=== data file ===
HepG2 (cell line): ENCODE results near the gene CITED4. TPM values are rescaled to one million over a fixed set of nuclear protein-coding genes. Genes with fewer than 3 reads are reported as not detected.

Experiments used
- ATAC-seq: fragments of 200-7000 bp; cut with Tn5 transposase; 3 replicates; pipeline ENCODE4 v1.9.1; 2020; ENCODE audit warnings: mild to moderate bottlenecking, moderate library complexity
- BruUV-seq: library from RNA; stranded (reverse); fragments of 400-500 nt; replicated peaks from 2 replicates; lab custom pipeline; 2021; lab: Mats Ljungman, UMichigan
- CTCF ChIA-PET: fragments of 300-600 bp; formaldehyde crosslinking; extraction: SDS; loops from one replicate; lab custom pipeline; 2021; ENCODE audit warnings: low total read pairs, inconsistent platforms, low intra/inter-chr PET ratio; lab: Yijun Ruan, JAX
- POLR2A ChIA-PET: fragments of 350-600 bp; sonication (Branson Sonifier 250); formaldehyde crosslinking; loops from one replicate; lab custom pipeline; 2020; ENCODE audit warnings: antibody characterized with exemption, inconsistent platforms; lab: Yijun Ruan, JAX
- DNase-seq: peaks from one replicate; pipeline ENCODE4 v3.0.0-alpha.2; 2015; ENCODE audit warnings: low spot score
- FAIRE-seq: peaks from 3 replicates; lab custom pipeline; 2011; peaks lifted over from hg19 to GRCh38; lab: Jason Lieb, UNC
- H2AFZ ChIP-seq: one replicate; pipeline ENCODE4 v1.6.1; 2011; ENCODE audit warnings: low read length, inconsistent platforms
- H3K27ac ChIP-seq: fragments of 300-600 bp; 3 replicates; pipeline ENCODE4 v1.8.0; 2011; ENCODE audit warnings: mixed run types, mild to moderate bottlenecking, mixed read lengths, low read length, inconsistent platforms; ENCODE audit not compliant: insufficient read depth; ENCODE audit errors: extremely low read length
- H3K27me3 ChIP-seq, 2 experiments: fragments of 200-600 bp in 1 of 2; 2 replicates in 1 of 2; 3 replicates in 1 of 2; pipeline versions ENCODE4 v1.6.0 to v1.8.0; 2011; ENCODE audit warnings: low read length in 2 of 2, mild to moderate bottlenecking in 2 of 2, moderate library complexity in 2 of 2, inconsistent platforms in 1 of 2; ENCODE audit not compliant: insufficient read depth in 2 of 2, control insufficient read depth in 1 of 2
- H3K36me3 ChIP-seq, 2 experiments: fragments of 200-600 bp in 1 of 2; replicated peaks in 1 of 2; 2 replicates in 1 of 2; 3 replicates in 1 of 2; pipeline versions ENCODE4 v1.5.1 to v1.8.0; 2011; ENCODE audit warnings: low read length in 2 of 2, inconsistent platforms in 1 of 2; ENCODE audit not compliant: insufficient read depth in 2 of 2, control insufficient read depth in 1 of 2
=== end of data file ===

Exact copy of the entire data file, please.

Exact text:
HepG2 (cell line): ENCODE results near the gene CITED4. TPM values are rescaled to one million over a fixed set of nuclear protein-coding genes. Genes with fewer than 3 reads are reported as not detected.

Experiments used
- ATAC-seq: fragments of 200-7000 bp; cut with Tn5 transposase; 3 replicates; pipeline ENCODE4 v1.9.1; 2020; ENCODE audit warnings: mild to moderate bottlenecking, moderate library complexity
- BruUV-seq: library from RNA; stranded (reverse); fragments of 400-500 nt; replicated peaks from 2 replicates; lab custom pipeline; 2021; lab: Mats Ljungman, UMichigan
- CTCF ChIA-PET: fragments of 300-600 bp; formaldehyde crosslinking; extraction: SDS; loops from one replicate; lab custom pipeline; 2021; ENCODE audit warnings: low total read pairs, inconsistent platforms, low intra/inter-chr PET ratio; lab: Yijun Ruan, JAX
- POLR2A ChIA-PET: fragments of 350-600 bp; sonication (Branson Sonifier 250); formaldehyde crosslinking; loops from one replicate; lab custom pipeline; 2020; ENCODE audit warnings: antibody characterized with exemption, inconsistent platforms; lab: Yijun Ruan, JAX
- DNase-seq: peaks from one replicate; pipeline ENCODE4 v3.0.0-alpha.2; 2015; ENCODE audit warnings: low spot score
- FAIRE-seq: peaks from 3 replicates; lab custom pipeline; 2011; peaks lifted over from hg19 to GRCh38; lab: Jason Lieb, UNC
- H2AFZ ChIP-seq: one replicate; pipeline ENCODE4 v1.6.1; 2011; ENCODE audit warnings: low read length, inconsistent platforms
- H3K27ac ChIP-seq: fragments of 300-600 bp; 3 replicates; pipeline ENCODE4 v1.8.0; 2011; ENCODE audit warnings: mixed run types, mild to moderate bottlenecking, mixed read lengths, low read length, inconsistent platforms; ENCODE audit not compliant: insufficient read depth; ENCODE audit errors: extremely low read length
- H3K27me3 ChIP-seq, 2 experiments: fragments of 200-600 bp in 1 of 2; 2 replicates in 1 of 2; 3 replicates in 1 of 2; pipeline versions ENCODE4 v1.6.0 to v1.8.0; 2011; ENCODE audit warnings: low read length in 2 of 2, mild to moderate bottlenecking in 2 of 2, moderate library complexity in 2 of 2, inconsistent platforms in 1 of 2; ENCODE audit not compliant: insufficient read depth in 2 of 2, control insufficient read depth in 1 of 2
- H3K36me3 ChIP-seq, 2 experiments: fragments of 200-600 bp in 1 of 2; replicated peaks in 1 of 2; 2 replicates in 1 of 2; 3 replicates in 1 of 2; pipeline versions ENCODE4 v1.5.1 to v1.8.0; 2011; ENCODE audit warnings: low read length in 2 of 2, inconsistent platforms in 1 of 2; ENCODE audit not compliant: insufficient read depth in 2 of 2, control insufficient read depth in 1 of 2